The two chickens that will take up residence at Connersmith gallery in Northeast have crossed an ocean, not a road. So naturally, the process of getting to the other side has been fraught with complications.
To bring two Red Jungle Fowl, one of the oldest chicken breeds in the world, from Belgium to Washington, artist Koen Vanmechelen — who is more than a decade into a chicken-breeding conceptual art project — learned a lesson about the politics of American poultry.
“If you send 1,000 chickens, it’s not a lot of problems, but if you send two chickens, there are a lot of questions — ‘Why two chickens?’ [Customs] treats it in a different way. They are more scared for two chickens, I think, than for thousands,” Vanmechelen said by Skype from Belgium.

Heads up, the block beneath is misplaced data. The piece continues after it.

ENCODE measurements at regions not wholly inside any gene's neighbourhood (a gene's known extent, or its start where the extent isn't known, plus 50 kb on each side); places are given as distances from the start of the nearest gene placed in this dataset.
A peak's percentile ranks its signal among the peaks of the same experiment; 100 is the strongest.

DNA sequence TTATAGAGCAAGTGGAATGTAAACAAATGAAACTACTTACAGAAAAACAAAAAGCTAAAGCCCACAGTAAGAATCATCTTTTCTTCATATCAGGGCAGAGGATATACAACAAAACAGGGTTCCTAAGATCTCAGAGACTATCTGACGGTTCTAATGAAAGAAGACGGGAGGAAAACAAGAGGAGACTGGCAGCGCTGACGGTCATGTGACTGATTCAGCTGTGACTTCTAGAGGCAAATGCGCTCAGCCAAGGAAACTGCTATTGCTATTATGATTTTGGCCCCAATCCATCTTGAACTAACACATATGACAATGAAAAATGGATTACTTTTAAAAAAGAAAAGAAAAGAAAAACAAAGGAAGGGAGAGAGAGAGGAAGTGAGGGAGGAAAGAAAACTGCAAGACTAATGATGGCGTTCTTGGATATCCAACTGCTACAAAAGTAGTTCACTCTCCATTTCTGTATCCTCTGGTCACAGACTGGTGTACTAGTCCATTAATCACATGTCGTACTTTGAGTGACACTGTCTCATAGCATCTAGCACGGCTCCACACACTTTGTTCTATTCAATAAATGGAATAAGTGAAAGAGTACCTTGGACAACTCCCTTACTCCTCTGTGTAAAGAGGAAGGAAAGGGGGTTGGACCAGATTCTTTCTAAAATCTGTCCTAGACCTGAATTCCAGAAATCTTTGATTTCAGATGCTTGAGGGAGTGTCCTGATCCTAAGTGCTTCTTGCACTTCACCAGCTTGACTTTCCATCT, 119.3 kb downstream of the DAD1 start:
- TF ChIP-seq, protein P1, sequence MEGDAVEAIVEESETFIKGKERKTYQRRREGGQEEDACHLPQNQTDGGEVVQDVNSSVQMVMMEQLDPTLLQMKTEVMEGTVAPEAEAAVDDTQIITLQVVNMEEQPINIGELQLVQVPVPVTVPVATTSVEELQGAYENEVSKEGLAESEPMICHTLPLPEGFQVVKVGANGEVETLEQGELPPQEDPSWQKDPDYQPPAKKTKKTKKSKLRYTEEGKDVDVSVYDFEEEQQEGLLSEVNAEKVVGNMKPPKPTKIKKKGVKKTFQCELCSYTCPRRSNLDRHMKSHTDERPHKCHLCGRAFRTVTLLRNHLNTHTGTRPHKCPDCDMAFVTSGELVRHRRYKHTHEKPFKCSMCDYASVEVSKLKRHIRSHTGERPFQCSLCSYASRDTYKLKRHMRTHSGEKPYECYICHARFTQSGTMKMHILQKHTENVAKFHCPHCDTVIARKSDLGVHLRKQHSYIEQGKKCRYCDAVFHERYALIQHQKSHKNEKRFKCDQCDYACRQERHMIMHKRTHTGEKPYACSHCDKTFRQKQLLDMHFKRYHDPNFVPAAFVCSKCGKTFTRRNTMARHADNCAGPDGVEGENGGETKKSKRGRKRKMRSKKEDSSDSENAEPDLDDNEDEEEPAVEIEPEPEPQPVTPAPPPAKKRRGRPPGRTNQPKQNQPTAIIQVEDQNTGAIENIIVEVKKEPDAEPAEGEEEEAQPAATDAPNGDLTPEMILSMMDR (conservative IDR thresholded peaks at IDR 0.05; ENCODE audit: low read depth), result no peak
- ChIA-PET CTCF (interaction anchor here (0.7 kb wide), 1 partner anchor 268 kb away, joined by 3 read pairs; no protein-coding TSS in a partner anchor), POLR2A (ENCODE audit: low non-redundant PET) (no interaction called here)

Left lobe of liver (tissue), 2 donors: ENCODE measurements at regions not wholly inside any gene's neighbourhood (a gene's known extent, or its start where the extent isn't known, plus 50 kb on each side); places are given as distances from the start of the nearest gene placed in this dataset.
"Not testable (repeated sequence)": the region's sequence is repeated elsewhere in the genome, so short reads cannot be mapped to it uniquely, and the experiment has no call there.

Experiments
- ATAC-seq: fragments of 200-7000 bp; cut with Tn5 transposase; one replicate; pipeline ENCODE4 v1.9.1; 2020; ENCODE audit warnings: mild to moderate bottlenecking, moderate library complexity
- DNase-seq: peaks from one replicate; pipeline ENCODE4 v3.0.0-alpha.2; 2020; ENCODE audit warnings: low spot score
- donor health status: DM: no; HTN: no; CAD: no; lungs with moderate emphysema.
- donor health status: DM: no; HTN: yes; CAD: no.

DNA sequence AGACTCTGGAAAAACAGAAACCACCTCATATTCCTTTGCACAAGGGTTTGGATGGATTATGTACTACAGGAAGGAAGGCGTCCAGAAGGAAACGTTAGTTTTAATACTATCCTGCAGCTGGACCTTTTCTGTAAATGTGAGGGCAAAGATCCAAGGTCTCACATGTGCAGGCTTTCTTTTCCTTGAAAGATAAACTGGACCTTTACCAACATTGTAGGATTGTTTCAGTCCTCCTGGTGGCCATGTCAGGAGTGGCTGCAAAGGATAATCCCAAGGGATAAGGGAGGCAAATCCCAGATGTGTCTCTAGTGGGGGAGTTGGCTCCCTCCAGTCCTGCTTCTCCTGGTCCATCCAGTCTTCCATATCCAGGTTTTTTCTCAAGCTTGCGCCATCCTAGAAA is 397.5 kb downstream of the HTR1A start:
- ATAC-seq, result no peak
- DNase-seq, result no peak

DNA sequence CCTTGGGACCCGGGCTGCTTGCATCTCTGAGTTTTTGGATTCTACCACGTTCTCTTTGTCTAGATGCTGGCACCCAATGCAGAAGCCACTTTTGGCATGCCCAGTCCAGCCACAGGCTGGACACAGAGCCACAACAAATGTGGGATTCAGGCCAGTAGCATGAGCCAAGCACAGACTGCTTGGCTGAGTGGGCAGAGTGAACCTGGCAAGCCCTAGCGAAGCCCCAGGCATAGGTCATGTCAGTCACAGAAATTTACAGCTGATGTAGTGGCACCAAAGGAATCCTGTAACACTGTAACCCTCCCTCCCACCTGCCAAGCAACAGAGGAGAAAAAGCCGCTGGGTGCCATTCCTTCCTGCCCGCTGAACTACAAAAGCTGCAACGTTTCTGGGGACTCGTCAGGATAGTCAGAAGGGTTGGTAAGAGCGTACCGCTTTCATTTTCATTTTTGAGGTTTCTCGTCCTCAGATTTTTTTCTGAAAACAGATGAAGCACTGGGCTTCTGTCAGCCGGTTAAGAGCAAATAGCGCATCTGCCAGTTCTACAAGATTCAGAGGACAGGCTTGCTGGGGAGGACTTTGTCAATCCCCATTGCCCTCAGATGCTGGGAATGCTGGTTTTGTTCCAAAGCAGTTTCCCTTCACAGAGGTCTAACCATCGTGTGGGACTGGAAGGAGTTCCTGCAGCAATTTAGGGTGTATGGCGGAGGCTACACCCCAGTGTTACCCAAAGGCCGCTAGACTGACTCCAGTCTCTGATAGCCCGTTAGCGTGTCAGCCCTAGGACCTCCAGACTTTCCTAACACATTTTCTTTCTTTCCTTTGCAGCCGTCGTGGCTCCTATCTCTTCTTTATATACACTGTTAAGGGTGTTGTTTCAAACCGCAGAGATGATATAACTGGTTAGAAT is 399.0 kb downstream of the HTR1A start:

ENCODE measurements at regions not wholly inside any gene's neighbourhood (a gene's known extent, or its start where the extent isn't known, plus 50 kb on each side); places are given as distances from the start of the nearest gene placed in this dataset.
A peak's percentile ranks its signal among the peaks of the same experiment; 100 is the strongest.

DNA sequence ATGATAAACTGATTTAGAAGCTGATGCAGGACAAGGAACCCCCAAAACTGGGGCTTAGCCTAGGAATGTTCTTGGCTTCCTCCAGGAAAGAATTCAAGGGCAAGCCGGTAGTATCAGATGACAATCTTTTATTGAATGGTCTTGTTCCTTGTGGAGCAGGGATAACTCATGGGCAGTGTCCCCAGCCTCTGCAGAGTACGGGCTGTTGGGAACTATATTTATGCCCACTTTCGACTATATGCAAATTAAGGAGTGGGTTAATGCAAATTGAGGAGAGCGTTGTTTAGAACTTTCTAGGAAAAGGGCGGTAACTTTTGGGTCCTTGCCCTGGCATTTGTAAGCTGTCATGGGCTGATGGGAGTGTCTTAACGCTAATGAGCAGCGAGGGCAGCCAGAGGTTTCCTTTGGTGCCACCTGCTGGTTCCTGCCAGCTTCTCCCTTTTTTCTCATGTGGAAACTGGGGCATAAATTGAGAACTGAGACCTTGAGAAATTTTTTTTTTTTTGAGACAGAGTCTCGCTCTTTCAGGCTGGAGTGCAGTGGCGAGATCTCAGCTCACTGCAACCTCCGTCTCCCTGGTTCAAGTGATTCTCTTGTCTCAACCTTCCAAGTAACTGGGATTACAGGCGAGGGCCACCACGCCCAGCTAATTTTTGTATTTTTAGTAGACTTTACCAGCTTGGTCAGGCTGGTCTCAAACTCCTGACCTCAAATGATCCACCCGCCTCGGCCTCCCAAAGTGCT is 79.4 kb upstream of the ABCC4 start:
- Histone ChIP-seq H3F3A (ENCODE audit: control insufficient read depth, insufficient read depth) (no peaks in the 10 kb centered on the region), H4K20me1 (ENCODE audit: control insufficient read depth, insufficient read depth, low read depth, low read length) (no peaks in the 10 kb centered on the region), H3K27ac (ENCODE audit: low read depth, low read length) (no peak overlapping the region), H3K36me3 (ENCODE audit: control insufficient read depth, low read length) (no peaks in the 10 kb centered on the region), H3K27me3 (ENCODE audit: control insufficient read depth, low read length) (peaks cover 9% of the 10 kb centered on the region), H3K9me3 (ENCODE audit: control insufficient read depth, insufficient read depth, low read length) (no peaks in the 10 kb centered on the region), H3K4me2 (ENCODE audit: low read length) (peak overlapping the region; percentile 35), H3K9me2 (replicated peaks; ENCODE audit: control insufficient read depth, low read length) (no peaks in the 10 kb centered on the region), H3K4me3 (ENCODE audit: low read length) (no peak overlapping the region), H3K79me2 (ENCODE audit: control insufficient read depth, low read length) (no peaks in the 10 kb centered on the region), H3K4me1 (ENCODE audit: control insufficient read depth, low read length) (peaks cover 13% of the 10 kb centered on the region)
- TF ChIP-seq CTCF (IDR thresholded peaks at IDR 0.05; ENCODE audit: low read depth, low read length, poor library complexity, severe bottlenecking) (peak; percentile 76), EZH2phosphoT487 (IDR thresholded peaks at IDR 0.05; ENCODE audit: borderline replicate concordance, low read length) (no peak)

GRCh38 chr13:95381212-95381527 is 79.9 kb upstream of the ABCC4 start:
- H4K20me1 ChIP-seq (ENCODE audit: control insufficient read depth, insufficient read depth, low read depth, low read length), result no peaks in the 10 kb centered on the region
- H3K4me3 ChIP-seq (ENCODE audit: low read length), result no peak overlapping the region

So, why two chickens — and why these particular ones? The birds are part of Vanmechelen’s artistic exploration of some of the biggest topics in humanity: globalization, multiculturalism, genetic engineering, and biological and cultural diversity. When the artist considered how far the bird had come from its ancestors (and how far those ancestors had come from their original ancestors, the dinosaurs), he put two and two together, breeding a French chicken with a Belgian chicken. He has been mating their offspring with other purebred chickens from around the world ever since, in a grand experiment to bring the chicken back to its biological roots and to turn the project into a metaphor for human society.